The panel also brought up the way CEOs are increasingly expected to speak out on current events. In our 2022 Views on Business Survey, we found that a majority of respondents agreed that “CEOs of large companies do have a responsibility to take a stand on important societal issues” – but that was split 81% liberal, 75% moderate, and 44% conservative. “When I became the CEO of a public company at Avon in 1999, the environment was so different,” Jung said. But now, “the concept of a leader staying silent – and yes, it is extremely complicated – is impossible.”
Jung explained that as CEOs navigate this challenge, they need to determine which position is best aligned with a company’s purpose, thus serving its stakeholders.
Implementing ESG should be a careful balance of short- and long-term goals and actions
Peterffy’s son William started Interactive Broker’s ESG branch in 2019 and still chairs its ESG committee. And while Peterffy said he does not worry too much about endorsing or rejecting specific ESG metrics, he understands the appeal of ESG investing and believes “the environmental situation is a serious problem” and that investors and CEOs alike should be factoring in climate risk into their decisions.
Gorsky said that when considering these metrics, companies need to avoid ambitious goals set far into the future, which can be placating in the present but not proper North Stars. “Sometimes you’ve seen businesses confuse aspirational goals with realistic commitments that can be hit,” he said. He also made clear that he is wary of regulators creating “one size fits all” ESG metrics, given the sheer amount of variety across America’s public companies.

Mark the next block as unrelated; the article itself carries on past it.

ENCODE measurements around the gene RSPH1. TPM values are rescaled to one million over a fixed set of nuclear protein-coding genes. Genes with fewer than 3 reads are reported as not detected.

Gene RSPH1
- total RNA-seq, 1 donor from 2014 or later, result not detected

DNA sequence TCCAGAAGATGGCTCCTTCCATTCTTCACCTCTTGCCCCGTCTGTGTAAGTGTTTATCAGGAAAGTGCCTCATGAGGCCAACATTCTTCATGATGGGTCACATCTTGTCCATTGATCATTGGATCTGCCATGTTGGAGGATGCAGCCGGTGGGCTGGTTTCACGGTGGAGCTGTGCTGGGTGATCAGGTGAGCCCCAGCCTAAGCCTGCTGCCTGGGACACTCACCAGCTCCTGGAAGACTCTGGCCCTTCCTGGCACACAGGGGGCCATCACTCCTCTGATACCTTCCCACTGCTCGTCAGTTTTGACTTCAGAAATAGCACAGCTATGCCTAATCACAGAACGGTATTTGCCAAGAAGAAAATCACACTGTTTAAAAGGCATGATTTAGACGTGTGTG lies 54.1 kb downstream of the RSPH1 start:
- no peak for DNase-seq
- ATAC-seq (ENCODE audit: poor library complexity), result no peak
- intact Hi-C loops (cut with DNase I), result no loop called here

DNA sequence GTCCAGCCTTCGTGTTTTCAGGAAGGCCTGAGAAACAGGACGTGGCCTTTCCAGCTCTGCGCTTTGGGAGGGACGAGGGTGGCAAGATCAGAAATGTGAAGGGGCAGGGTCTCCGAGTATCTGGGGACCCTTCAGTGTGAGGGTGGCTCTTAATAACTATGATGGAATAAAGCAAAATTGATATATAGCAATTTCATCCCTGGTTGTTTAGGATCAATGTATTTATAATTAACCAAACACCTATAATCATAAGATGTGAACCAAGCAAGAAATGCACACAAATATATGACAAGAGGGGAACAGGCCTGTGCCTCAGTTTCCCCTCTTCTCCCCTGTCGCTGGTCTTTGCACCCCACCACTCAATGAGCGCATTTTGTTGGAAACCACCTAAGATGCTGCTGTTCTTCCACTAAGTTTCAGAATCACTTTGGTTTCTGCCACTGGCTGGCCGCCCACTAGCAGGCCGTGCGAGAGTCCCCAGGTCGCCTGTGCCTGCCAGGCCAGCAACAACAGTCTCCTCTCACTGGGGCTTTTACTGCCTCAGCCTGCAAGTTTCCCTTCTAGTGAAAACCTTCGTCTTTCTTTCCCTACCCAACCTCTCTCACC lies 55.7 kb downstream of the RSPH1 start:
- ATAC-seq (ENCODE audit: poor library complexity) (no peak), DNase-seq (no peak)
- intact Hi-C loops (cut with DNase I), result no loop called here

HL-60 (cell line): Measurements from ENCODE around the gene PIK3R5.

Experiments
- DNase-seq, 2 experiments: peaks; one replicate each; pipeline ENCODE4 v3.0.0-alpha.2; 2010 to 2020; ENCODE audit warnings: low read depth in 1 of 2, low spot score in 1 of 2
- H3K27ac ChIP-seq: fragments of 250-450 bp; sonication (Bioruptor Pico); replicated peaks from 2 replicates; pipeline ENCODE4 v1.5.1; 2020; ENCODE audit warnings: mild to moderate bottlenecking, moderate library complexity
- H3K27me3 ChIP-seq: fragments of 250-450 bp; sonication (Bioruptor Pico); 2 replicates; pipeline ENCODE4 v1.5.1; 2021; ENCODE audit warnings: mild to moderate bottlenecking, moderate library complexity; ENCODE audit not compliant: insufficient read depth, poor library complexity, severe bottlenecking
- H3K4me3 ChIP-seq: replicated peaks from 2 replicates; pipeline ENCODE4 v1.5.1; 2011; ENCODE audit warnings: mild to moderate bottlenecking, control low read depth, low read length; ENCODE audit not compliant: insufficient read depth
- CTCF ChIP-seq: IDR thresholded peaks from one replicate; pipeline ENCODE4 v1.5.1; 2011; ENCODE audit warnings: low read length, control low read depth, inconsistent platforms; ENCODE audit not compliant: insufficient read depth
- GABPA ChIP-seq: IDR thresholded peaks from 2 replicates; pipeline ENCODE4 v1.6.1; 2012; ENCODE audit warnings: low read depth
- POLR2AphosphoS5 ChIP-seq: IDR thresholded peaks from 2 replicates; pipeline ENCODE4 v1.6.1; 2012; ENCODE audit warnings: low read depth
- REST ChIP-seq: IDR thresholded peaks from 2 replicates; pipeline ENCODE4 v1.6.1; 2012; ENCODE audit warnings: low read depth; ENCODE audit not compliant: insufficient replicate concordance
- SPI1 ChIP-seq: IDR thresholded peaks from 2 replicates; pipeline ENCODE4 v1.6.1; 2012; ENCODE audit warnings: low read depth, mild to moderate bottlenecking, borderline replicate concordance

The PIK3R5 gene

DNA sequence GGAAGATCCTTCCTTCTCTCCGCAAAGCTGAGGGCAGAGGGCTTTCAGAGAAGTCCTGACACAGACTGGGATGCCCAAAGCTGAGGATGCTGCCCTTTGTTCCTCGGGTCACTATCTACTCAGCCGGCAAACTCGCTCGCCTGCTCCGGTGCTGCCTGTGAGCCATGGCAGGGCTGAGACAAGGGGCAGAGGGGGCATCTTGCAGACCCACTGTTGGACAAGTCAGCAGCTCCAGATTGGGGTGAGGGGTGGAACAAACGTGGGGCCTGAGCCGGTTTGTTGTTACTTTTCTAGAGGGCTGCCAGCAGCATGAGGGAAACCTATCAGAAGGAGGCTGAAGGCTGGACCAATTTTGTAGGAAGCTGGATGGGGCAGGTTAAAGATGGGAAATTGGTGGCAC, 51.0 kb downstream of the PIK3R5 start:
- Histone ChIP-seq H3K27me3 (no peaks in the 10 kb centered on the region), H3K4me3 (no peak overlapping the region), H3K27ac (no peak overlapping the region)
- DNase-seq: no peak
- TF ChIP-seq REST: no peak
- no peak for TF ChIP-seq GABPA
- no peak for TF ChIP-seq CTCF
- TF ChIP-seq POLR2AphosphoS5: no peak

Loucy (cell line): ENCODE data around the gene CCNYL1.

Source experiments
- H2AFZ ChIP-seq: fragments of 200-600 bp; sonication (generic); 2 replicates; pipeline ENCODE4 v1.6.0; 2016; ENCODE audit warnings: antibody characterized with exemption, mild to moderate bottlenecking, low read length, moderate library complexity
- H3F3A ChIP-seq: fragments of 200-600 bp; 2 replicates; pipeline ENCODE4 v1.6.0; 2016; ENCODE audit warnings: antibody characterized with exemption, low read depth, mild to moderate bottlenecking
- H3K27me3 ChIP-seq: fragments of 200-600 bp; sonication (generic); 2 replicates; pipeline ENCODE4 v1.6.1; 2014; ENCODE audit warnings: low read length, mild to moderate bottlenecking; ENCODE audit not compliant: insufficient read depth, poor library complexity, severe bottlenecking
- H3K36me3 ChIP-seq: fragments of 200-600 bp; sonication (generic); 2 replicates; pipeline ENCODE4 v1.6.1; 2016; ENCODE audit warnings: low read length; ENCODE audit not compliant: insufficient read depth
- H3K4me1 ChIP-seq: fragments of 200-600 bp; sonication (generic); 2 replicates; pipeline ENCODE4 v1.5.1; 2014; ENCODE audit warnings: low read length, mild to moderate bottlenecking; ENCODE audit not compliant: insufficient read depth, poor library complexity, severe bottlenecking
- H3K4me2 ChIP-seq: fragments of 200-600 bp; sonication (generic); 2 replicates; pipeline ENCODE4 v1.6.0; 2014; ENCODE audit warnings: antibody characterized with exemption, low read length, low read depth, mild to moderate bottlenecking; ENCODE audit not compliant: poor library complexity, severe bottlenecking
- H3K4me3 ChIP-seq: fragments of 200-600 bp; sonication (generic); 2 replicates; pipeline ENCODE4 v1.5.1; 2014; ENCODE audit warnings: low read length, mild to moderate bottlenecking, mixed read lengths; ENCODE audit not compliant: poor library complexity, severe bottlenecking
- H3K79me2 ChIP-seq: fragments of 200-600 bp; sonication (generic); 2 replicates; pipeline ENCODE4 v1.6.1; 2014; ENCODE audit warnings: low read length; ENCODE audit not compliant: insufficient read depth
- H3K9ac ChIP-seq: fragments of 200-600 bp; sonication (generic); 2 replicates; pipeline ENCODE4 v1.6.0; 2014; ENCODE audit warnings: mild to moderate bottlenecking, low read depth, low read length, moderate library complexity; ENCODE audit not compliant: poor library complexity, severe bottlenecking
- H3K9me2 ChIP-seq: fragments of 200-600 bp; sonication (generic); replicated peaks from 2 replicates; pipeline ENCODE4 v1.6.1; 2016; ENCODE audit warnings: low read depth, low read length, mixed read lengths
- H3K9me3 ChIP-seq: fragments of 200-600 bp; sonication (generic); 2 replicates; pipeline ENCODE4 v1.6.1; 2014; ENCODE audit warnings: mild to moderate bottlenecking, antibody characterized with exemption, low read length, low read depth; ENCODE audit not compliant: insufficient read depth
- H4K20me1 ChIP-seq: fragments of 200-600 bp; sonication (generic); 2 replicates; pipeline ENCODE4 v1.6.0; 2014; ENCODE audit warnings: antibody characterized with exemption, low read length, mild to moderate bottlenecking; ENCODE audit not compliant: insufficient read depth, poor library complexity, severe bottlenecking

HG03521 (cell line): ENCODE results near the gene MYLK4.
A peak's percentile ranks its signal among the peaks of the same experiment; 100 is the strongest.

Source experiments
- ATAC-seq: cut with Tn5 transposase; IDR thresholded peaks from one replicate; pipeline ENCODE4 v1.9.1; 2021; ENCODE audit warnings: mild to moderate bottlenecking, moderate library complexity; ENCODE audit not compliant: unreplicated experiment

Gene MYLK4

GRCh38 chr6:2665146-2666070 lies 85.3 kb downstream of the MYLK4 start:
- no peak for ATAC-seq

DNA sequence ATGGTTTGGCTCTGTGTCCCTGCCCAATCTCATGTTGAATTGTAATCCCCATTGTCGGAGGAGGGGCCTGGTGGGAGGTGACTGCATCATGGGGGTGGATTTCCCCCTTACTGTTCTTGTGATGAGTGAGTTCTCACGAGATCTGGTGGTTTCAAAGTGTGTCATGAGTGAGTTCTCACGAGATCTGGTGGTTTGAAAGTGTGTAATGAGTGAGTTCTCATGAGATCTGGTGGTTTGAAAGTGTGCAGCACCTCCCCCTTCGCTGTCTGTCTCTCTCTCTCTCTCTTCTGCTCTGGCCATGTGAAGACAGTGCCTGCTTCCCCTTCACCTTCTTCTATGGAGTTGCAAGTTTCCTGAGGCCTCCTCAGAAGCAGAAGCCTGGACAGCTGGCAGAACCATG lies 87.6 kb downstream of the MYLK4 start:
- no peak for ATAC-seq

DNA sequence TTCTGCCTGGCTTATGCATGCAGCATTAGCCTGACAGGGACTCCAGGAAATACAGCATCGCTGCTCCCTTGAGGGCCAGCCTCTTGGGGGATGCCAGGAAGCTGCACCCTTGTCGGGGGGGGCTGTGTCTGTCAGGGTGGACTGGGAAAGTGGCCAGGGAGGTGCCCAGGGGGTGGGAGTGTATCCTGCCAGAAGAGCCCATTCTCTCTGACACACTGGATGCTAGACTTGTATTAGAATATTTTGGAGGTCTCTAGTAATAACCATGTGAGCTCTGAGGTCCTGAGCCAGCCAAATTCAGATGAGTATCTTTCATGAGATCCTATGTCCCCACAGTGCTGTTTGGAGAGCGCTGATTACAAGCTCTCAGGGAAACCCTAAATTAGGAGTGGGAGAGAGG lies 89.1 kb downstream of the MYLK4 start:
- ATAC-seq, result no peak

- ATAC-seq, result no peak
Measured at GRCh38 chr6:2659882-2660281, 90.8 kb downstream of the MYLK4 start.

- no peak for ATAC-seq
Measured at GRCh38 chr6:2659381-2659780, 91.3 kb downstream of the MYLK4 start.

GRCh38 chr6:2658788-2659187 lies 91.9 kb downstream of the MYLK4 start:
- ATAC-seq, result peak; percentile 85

“It’s this balance, too, of short-term and long-term,” Jung said, noting that it wouldn’t require government legislation for a company to assess whether it is offering equal pay for the same job regardless of demographics and respond accordingly.
Workers are central
Jones brought up that JUST’s polling shows the public continually prioritizes worker issues, and that this year’s top issue across gender, race, age, and even political ideology is yet again that a company “Pays a fair, living wage.”
Jung endorsed the goal of the Worker Financial Wellness Initiative, which JUST cofounded with PayPal, the Good Jobs Institute, and Financial Health Network in 2020, saying that companies should undertake an assessment of whether their lowest paid workers are making a wage that allows them to provide for their families without struggling.
Peterffy took a broader stance, highlighting the word that kept coming up, “demand.” As he put it, “If they demand it, we’ll do it. I mean, we have to do everything to stay alive.”
“Look, I think COVID was a big wakeup call for businesses in this area,” Gorsky said, referring to the way the pandemic, along with the tight labor market in its recovery, shifted the power dynamic between labor and management. “Every board that we’re sitting on,” he said, referencing his fellow panelists, “has seen extraordinary pressure on wages.” Even during this challenging moment of inflation, with uncertainty of whether or not a recession is on the horizon, “you’re not going to be competitive unless you’re responding” to what both prospective and current workers are seeking.
You can watch the full panel discussion here: